Sep 9, 2018

The Alzheimer’s Hypothesis

Posted by in categories: biotech/medical, neuroscience

A detailed analysis of Alzheimer’s disease.

Alzheimer’s disease was first discovered in 1907 in a 51 year old woman by the German physician Alzheimer. One of the first changes noticed was an eruption of jealous feelings towards her husband. It wasn’t long before symptoms of rapid memory impairment were observed. The impairments prevented her from finding her way out of her home, She hid herself, she would drag objects to and fro, and occasionally screamed because she believed people were out to kill her.

When she was institutionalized her gestures would show a complete helplessness. As common in most Alzheimer’s patients, she was disoriented as to time and place. At times she would state that she didn’t understand anything, felt confused, and totally lost. When the doctor came in to see her she would consider it as an official visit and would apologize for not having finished her work. Other times she would be terrified and start to yell that the doctor wanted to operate on her. Other times she would send him away in complete indignation uttering phrases indicating that she was afraid that the doctor wanted to damage her woman’s honor. At times she would become completely delirious, dragging her blankets and to and fro, calling for her husband and daughter, and seeming to experience auditory hallucinations. She would often scream for hours and hours in a horrible voice. Mental regression advanced quite steadily. After four and a half years of illness the patient finally died.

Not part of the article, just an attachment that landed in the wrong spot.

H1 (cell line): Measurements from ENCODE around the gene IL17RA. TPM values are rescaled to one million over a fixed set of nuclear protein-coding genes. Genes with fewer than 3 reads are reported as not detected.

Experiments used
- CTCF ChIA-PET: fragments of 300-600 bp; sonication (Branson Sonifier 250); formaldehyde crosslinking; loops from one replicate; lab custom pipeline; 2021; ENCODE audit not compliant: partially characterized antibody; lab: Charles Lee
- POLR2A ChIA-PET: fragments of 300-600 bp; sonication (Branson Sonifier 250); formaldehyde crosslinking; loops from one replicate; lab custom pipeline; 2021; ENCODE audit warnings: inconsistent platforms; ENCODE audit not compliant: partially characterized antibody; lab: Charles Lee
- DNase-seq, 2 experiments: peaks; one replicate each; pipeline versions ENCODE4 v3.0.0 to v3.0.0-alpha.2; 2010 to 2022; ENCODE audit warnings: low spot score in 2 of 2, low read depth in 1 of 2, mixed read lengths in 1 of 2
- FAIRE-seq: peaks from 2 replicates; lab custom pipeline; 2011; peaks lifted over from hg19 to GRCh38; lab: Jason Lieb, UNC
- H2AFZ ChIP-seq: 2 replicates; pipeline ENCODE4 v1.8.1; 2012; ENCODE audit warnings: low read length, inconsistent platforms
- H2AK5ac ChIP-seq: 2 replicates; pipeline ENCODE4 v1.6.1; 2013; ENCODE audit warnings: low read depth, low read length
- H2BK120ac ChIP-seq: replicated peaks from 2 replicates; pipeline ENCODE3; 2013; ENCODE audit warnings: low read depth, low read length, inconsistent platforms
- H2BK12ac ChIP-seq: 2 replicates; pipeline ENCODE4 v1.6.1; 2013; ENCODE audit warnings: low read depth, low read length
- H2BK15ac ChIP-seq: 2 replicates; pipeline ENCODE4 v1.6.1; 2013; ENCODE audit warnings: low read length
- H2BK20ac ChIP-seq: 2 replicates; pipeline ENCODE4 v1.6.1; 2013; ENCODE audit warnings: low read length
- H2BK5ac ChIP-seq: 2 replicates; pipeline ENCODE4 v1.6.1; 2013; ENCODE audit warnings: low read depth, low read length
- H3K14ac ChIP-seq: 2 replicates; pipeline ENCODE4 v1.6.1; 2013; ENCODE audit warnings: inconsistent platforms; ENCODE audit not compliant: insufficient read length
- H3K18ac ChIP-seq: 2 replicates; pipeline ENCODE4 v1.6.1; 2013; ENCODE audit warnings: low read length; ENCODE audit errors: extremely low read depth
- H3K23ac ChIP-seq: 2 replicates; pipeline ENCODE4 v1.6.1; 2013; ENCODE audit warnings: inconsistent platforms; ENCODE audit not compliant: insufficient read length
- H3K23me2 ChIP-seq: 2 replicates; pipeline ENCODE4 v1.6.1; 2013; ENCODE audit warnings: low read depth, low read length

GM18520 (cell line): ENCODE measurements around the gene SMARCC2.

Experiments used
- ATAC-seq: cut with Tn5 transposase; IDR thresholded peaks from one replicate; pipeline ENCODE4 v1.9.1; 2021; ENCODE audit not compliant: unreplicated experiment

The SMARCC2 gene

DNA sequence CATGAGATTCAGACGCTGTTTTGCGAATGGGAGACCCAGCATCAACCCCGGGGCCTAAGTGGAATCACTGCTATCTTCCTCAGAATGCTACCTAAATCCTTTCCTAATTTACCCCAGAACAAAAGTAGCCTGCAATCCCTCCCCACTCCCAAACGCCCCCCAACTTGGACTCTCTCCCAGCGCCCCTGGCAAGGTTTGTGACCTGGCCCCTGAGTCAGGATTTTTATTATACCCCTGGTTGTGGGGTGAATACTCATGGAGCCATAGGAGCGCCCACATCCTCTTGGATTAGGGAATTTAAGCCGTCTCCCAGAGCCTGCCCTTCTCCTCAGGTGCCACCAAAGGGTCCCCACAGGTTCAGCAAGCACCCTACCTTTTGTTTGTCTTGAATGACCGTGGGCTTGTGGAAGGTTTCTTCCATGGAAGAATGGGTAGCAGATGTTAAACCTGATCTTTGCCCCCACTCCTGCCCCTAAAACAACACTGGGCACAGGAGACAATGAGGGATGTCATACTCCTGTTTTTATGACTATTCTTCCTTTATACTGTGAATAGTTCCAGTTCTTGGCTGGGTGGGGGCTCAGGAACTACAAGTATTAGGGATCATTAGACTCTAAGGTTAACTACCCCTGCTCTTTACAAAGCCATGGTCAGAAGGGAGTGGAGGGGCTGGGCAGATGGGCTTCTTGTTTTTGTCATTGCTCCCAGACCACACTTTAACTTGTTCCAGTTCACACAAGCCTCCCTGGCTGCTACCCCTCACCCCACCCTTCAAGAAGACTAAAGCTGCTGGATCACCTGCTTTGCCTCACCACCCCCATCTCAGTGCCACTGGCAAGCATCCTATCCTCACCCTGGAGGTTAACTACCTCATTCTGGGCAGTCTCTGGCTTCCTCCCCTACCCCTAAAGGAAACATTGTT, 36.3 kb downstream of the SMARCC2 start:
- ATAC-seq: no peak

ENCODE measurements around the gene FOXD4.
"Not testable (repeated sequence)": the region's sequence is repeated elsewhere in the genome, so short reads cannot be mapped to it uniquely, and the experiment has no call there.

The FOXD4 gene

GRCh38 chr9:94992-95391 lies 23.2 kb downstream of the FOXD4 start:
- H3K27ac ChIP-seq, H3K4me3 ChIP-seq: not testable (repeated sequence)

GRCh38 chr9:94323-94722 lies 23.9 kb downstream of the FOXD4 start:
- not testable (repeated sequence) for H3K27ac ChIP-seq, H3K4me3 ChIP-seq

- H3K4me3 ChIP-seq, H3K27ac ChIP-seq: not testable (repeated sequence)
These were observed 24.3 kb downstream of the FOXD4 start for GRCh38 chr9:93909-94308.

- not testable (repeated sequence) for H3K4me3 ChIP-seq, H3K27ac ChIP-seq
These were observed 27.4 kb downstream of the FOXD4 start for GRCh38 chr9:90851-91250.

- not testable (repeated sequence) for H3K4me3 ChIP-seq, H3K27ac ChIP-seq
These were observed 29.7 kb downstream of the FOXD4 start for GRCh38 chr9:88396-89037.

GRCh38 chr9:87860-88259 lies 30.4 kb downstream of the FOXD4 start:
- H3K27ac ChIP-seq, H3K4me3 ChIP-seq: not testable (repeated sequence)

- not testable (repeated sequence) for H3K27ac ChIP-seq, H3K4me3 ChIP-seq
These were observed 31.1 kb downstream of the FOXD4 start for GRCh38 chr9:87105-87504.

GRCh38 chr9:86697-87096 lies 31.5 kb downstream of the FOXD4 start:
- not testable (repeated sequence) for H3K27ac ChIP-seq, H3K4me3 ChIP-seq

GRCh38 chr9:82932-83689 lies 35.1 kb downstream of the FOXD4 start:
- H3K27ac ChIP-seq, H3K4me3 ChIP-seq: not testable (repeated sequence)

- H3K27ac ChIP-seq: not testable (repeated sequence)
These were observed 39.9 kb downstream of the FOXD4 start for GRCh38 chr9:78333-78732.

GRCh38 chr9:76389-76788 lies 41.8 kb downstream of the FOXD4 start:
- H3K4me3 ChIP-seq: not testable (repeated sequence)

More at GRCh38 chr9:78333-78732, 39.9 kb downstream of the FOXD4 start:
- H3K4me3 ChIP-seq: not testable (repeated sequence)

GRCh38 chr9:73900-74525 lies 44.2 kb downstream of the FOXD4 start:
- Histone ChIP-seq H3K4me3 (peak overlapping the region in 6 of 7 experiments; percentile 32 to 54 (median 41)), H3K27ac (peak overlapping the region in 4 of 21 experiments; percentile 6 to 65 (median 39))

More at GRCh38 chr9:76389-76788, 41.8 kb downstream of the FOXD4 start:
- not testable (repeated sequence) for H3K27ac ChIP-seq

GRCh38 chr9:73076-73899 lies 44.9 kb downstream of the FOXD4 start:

Alzheimer performed a postmortem examination of the woman’s brain. He paid special attention to changes in the “neurofibrils,” fibers in the cytoplasm of a nerve axon — elements of the cytoskeleton that can be stained by a silver solution.

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